We Have A Lot of Unloading to Do

Last month I was talking to an 80-year old gentleman I know quite well. He’s bright, cultured, active, and very combative about aging and the whole notion of death. He is also no fan of “the religious.” And yet, last year he chose to fly to Spain for his annual hike and walk the Camino de Santiago, a renowned route of Christian pilgrims since the Middle Ages. Over the holiday, at dinner, the topic of my new book Loaded Words came up and so I asked him how he felt about, say, a word like Confess.

“Confession,” he said without hesitation, “Is one of the very few things that the church got right.”

I was startled, to say the least. I can think of a great many people who feel that confession is The Church’s way of trying to exert power over individuals, or keep people in a perpetual state of fear.

“Well, you know,” I said, trying to build on his thought, “If you are feeling that you want to confess to someone, you don’t actually have to go to a church. Any willing believer can hear your confession and offer you absolution.”

And then he said the most shocking thing of all. Swiping his hand dismissively, he snorted, “I’d never do that. If I’m going to confess I want to make sure it’s official.”

And so it goes in the cognitive dissonance that is the modern spiritual dilemma. Belief, disbelief, some belief, anti-belief, all rolled into one, and often time revealed under the finger scratch of these old, hard Bible words.

Last week I asked readers here and on Facebook to help me with a short survey I was doing to prepare for a conference next month. The simple, 10-question survey— Loaded Words: What do you think of when you hear these words?— was quickly shared by people both inside and out of the faith world. Many asked if I was going to share the results. And so below you’ll find, not a list of data and numbers, but rather the sort of human details that help us recognize the layers and disconnects that have been heaped upon these words, and the very real need for a thoughtful, intentional re-education process.

That said, I offer a few impressions beginning with the results of Question 5: Which Christian word makes you cringe the most?

1) Saved (by a wide margin)
2) Judgment
3) Born Again
4) Sin & Repent (tie)
5) Obey

(This was reaffirming as five of these top six unprompted answers are chapters in the book, Loaded Words. Obey, under the heading of Submit).

Other words with at least one mention: Tolerance, Blessed, Spirit-filled, Holy, Hell, Joel Olsteen, Adultery, Heathen, Christian, Evangelical, Fundamentalist, Culture, Pastor, and Praise Chorus.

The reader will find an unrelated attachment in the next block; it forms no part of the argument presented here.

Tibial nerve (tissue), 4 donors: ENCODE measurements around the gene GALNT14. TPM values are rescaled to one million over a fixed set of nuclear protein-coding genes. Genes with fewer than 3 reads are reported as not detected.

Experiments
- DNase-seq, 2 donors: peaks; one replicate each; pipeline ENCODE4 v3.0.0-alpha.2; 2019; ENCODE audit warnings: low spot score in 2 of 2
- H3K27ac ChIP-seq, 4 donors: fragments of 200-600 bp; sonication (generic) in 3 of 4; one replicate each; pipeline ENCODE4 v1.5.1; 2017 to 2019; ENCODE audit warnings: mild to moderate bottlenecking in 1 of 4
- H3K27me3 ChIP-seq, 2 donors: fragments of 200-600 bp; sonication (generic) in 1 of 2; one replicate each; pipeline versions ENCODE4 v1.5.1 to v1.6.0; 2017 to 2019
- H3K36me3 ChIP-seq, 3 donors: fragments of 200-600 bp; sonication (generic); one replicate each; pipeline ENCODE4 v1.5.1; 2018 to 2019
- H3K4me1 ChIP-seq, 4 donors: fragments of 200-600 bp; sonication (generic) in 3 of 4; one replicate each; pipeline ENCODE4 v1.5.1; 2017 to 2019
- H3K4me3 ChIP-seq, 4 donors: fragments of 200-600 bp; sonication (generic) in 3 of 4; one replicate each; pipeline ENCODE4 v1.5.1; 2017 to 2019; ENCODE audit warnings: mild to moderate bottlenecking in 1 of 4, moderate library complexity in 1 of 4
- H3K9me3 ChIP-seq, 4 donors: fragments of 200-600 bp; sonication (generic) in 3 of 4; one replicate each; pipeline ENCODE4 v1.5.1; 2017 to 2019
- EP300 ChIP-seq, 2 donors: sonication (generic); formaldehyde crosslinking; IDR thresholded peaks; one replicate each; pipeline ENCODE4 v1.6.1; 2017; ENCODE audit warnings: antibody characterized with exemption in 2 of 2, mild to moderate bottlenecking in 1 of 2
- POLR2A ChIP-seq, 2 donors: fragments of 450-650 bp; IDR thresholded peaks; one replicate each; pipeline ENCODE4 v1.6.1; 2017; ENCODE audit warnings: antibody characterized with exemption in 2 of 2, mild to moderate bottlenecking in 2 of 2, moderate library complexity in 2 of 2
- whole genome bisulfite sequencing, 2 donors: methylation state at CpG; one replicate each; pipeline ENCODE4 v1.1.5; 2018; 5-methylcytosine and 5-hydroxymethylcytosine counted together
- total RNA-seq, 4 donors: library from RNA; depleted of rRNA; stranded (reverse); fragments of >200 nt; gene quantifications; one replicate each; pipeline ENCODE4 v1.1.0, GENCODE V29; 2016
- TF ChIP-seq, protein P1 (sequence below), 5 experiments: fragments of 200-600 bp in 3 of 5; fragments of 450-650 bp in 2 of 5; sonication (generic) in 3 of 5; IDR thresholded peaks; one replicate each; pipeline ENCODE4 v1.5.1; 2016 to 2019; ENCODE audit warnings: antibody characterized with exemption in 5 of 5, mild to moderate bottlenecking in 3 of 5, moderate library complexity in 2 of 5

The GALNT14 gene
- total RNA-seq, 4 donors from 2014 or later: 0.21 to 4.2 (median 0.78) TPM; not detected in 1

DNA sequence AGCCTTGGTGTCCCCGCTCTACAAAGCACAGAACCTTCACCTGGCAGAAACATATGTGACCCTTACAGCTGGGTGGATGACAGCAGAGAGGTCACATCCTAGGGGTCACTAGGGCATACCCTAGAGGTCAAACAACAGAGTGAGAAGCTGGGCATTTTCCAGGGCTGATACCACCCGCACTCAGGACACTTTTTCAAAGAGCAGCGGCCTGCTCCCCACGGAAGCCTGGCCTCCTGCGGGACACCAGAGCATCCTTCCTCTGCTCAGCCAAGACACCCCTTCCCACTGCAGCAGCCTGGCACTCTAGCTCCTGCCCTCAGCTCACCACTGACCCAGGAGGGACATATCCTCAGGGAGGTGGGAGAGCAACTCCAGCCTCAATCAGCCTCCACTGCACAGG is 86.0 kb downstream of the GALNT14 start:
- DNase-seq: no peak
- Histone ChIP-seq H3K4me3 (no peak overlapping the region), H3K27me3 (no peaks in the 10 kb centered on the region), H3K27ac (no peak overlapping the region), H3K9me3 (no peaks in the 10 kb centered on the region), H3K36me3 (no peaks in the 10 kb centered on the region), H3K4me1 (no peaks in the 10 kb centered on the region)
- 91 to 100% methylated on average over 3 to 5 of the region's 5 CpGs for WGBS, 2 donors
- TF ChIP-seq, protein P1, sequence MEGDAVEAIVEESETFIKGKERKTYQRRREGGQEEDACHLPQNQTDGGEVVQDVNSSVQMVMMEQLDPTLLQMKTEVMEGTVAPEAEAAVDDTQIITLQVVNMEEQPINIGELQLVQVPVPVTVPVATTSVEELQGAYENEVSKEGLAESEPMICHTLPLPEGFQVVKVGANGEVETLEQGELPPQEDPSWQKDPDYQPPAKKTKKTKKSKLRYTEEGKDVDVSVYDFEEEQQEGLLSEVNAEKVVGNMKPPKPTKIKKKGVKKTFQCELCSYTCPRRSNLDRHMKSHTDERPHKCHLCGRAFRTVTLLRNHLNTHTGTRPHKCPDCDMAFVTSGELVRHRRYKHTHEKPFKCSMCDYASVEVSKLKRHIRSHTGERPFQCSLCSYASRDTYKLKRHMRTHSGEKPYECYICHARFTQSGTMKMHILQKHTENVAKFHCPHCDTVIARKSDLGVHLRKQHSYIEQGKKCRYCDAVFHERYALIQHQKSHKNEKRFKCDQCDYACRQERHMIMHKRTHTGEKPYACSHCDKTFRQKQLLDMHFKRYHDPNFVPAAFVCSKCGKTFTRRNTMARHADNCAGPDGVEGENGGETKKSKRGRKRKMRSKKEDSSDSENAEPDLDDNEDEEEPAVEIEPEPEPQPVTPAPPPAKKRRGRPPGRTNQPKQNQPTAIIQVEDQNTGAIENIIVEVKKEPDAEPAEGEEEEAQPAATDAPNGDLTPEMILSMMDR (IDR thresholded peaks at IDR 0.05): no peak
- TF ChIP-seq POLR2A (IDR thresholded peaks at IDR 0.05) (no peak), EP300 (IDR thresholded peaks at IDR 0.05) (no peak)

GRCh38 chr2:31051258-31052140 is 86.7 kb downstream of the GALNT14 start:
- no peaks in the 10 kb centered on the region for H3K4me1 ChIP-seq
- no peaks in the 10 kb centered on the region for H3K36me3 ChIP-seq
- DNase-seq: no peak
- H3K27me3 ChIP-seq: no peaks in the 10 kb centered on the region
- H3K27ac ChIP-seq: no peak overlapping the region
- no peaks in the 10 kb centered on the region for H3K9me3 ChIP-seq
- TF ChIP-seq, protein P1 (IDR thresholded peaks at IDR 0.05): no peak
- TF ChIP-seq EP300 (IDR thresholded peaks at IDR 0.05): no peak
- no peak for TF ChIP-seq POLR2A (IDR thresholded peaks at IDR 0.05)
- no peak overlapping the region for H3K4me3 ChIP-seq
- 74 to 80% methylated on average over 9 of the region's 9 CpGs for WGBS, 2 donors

Although the mention of Saved as the most “cringe-worthy” was unprompted, I concluded the survey with a more direct question:

Q10: Have you ever been asked if you were “saved” and, if so, how did it make you feel?

A few people had never been asked. One such answer was particularly compelling. He/she wrote: “No. They assume that I am.” This seems to indicate that this person participates in the world as a “believer” or affiliates to such an extent that no one would question it. His/her other answers reflected a disbelief in heaven, hell, and Satan, and confessing to another human being. They found both the words “Church” and “Christian” to be “mostly negative.”

Many people had been asked and were either neutral, fine, or happy about the question, saying it made them feel “comfort,” “calm and at peace,” “grateful,” or “confident in the blood of Jesus.”

But nearly two-thirds of the respondents (who appear to be a mix of both believers and not), had personally been asked the question and took deep offense to it. As to how it made them feel, their answers included: defensive, labeled, judged, eternally wrong, furious, stunned, violated, creepy, queasy, odd, irritated, shunned, sorry for the person who asked, “like they want me to be a cookie cutter of them, their religion and beliefs,” and “like they wanted to slap the person.”

One responded said this, “As a kid in the south, I was asked often. If you didn’t immediately say yes, people would surround you and try to save you. I learned early on to say yes, quickly.” This respondent’s other answers reflected a range of beliefs. About the words “Repent” and “Judgment,” he/she said that the word that came to mind was “church dogma” but as to whether the word Christian was positive or negative (Q7), he/she said, “depends on the person. Can mean Christ-like, good. Can mean judgmental.”

As we can see, Loaded Words are a complicated business. The second most complicated is, based on this small sample, Judgment. And not only because it is the second most cited “cringe” word, but also because it revealed such a broad range of meaning/understanding.